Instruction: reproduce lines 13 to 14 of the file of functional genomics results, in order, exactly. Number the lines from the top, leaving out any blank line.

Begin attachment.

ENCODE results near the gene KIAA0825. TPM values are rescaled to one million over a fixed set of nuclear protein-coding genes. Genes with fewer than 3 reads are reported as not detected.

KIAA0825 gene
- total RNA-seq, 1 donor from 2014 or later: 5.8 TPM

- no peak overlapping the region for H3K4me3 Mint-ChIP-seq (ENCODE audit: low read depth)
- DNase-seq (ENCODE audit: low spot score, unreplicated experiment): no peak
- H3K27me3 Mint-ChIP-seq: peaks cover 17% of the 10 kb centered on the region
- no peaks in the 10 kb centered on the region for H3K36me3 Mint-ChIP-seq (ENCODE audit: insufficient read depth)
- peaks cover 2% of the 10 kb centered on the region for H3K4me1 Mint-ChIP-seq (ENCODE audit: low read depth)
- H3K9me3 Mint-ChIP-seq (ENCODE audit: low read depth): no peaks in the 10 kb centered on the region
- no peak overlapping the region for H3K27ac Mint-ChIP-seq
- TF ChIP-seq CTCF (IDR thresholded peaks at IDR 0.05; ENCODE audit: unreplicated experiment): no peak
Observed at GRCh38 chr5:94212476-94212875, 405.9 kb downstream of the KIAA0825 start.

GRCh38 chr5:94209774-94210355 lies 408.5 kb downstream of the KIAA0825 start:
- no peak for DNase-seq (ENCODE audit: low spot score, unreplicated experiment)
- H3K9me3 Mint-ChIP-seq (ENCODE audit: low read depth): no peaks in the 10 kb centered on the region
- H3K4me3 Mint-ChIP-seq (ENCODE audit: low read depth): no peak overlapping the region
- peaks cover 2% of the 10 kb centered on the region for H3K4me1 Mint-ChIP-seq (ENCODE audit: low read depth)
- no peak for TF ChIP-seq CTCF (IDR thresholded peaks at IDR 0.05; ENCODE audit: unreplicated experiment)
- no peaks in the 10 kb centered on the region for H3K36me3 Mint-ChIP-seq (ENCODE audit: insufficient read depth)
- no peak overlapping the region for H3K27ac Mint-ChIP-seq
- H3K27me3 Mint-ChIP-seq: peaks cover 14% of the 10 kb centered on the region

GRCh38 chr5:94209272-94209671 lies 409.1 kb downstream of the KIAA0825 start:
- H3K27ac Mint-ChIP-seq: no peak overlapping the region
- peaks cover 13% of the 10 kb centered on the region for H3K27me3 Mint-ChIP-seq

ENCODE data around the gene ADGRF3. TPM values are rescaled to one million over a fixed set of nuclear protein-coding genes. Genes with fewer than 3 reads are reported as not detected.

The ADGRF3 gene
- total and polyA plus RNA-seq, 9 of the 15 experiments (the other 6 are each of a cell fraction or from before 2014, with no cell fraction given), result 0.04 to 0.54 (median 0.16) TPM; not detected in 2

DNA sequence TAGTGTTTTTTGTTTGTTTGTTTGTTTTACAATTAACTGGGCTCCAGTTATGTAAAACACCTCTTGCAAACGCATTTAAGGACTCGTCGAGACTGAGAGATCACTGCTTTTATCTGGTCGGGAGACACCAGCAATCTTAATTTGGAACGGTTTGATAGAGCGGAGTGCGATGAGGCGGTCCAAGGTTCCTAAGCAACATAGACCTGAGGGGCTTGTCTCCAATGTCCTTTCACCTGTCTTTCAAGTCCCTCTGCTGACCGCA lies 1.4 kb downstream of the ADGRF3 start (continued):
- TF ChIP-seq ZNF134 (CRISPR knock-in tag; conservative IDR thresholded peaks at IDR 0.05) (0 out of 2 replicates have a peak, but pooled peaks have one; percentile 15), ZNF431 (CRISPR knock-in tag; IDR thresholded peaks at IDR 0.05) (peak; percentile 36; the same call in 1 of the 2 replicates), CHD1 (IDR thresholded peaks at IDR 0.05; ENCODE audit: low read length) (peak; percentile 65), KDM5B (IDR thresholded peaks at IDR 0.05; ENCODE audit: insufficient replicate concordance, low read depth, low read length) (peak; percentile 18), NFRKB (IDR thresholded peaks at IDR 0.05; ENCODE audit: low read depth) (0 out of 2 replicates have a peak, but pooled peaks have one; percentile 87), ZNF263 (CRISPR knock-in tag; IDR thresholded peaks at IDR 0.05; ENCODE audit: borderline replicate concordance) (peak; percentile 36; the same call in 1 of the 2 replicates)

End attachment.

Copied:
GRCh38 chr5:94209774-94210355 lies 408.5 kb downstream of the KIAA0825 start:
- no peak for DNase-seq (ENCODE audit: low spot score, unreplicated experiment)